And I got about five feet from the steps when the denouement occurred. I heard from somewhere, off in the middle distance, a fiendish cackle. “Heeheeheehee! Such a fantastic person Heeheehee! I love you wawawawa!” And it was coming from under somebody’s porch! It was coming from under Patty Remaley’s porch! I heard “Heeheehee Patty Remaley, I love you wawawa.” I looked and I saw all the tulips growing up there and beginning to blossom. (This, by the way, is why I always hated tulips ever since. I used to like tulips when I was a simple, unspoiled person of five. But after that moment, tulips had another connotation.) I looked through the tulips and I could see hordes of evil, fiendish eyes peering out from under Patty Remaley’s porch! They heard!
And that cackling rose in volume! I was a buffoon! You’ve all seen Charlie Chaplin, but have you ever wondered how it felt to be that buffoon? I don’t mean Charlie Chaplin playing him, I mean being him! I was walking down the street, my feet going out sideways, and I could hear the “Heeheeheeheewawawa. Oh, what a beautiful red hat you got wawa.” Schwartz and Flick and Bruner and Jack Robinson and Grover Dill and Farkas, the whole damn bunch! It was the entire crowd from sixth grade, all of them. “Heeheeheeheewawawa.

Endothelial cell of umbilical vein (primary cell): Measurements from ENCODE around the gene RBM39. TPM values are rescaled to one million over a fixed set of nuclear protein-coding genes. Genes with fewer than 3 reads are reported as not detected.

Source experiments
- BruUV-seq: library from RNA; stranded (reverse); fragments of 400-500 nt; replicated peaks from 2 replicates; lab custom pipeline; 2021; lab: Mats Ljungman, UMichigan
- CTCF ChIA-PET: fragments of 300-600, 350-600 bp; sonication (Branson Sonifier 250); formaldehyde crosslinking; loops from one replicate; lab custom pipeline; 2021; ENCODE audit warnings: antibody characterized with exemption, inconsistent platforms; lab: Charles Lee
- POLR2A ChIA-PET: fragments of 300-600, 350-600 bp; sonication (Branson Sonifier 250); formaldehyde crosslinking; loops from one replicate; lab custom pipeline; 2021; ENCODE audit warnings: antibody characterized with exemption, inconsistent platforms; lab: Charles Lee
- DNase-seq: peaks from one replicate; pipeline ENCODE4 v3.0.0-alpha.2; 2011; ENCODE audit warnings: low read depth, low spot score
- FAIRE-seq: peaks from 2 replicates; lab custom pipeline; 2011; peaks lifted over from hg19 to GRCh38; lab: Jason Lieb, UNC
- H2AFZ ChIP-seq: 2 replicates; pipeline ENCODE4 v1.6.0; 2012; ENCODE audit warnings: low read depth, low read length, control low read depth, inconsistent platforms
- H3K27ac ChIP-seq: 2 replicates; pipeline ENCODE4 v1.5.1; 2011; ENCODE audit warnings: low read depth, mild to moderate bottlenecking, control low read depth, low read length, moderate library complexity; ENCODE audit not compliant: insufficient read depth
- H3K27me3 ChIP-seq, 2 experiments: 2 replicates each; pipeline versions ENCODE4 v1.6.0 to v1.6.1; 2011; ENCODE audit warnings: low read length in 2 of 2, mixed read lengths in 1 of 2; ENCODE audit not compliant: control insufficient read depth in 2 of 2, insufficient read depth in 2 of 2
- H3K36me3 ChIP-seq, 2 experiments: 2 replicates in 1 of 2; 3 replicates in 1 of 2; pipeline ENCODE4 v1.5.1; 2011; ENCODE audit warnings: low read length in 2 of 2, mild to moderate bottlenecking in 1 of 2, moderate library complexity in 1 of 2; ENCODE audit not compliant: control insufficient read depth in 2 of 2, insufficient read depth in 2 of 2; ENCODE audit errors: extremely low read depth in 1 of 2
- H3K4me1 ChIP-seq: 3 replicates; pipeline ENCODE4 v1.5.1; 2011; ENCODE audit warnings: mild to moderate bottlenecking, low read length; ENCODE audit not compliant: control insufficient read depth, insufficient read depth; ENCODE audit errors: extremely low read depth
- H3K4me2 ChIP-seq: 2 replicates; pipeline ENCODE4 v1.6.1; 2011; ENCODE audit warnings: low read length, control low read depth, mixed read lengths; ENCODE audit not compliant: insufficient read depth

There is so much more to show and say about graphic novels. I’ve got hundreds of them in dozens of styles by dozens of known and unknown creators. Not all styles of artwork would appeal to everybody. I am attracted to some not because they are pretty, but because they stretch the limits of visual presentation and mental framework in ways I find intriguing.
Shatter, by Mchael Saenz & Peter Gillis, published in book form in 1988, claims to be the first sci-fi “comic produced by computer.” Enlarging this page better reveals the computer graphics.
The most bizarre and quirky example in graphic novels that I’ve come across is Larry Marder’s Tales of the Beanworld, described in its subtitle as “A most peculiar comic book experience.”.
Two “Beanworld” pages from different issues.
(Most of the various images from this comic series are
as strange and different as these.)
My apologies to all the numberless creators of fine graphic novels
not mentioned in my incomplete survey.
I carry on, with my continuing artsys,
in a comic, but relevant, variation on the foregoing.